If one procedure will sustain life for 20 years and another will sustain life for 10 years, which one is the better, and why is one better than the other?

And they’re equally invasive.

And the patient in each case is in a persistent vegetative state.

Robert L. Presson:

–I’m not sure I understand–

John Paul Stevens:

How can the state draw a distinction between those two?

Robert L. Presson:

–Well, I’m not sure I understand the question–

John Paul Stevens:

Well, you said 50 percent would be the different case, and I’m asking you why?

Robert L. Presson:

–Well, we are trying to make a judgment as to what is in the best interest of the patient presumably–

John Paul Stevens:

And you’re suggesting it might be in the best interest to keep her alive for 20 years, but it would not be in the best interest to keep her alive for 10 years.

Robert L. Presson:

–I’m not sure that the… the issue of the state is necessarily formulated properly in terms of keeping her alive for 20 years or keeping her alive for 30 years.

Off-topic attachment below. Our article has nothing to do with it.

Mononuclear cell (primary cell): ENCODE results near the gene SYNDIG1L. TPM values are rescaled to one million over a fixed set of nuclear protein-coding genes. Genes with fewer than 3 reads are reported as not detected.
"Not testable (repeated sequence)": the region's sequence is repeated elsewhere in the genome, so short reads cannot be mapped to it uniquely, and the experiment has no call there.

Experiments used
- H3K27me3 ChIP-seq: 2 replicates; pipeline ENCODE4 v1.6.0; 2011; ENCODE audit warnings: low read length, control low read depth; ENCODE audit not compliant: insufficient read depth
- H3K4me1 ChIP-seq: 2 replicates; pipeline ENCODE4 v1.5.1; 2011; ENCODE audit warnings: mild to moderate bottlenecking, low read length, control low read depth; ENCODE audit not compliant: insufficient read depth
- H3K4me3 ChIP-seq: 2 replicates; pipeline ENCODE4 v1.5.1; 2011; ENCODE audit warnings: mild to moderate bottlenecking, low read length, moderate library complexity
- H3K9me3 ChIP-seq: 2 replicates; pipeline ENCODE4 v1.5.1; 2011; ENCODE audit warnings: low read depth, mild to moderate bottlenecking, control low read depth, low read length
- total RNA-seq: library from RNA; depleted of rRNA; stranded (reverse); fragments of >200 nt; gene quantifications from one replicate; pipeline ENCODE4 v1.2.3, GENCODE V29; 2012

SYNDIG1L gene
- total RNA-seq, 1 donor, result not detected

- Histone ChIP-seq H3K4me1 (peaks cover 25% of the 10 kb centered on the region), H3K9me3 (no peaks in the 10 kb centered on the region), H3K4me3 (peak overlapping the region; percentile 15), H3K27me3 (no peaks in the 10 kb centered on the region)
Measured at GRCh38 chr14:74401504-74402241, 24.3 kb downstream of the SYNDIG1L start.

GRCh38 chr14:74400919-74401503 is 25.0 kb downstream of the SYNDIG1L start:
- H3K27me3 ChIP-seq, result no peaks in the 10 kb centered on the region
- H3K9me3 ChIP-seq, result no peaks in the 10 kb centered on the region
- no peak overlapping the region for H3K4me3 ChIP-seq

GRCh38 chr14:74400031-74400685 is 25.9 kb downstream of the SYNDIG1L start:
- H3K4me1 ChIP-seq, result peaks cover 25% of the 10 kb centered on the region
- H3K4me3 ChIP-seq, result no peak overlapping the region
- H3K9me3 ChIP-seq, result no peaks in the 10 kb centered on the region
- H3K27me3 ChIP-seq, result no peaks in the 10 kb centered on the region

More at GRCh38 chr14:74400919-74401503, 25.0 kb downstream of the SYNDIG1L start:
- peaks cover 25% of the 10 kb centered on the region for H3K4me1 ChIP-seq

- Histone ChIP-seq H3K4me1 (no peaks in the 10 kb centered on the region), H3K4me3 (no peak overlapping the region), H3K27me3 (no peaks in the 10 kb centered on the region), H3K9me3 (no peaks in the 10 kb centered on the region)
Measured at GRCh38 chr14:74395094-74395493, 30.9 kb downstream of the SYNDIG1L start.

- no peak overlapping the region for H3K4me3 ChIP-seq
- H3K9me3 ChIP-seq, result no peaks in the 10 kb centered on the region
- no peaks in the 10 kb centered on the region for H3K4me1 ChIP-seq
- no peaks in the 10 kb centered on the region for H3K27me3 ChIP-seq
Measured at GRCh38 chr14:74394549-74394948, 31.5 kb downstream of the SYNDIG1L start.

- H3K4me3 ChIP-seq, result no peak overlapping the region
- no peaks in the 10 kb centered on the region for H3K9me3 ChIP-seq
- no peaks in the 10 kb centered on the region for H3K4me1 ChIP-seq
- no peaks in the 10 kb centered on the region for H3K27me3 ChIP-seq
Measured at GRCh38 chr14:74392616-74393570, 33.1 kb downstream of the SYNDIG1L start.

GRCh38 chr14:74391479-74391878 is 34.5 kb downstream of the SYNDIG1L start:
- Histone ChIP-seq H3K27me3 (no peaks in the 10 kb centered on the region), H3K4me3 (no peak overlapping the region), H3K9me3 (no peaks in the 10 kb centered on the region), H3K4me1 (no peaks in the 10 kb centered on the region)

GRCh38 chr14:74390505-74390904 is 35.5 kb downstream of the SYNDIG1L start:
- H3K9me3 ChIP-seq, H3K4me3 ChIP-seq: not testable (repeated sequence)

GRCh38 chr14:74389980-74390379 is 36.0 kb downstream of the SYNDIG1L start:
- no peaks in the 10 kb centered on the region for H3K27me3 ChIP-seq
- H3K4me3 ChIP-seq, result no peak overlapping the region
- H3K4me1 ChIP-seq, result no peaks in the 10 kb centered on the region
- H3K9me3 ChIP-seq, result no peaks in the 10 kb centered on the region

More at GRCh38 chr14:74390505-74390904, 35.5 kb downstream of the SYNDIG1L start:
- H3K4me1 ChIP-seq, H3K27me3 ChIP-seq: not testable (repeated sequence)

John Paul Stevens:

Well, what are… what are you referring to 50 percent versus 100 percent?

What does that mean, other than a difference in the period which the patient will live?

Robert L. Presson:

I would submit this, Justice Stevens, in looking to the best interest of the incompetent patient, I think the court was indicating we must look to some of the same sorts of things we would presume that a patient, if competent, would look to in making their own decision.

And they would look to the risks associated.

Are there going to be significant side effects, is it going to be painful?

John Paul Stevens:

And you think that rational, competent patient might say, yes, I want to remain in this state for 20 years, but if I can only stay in this state for 10 years, I wouldn’t do it?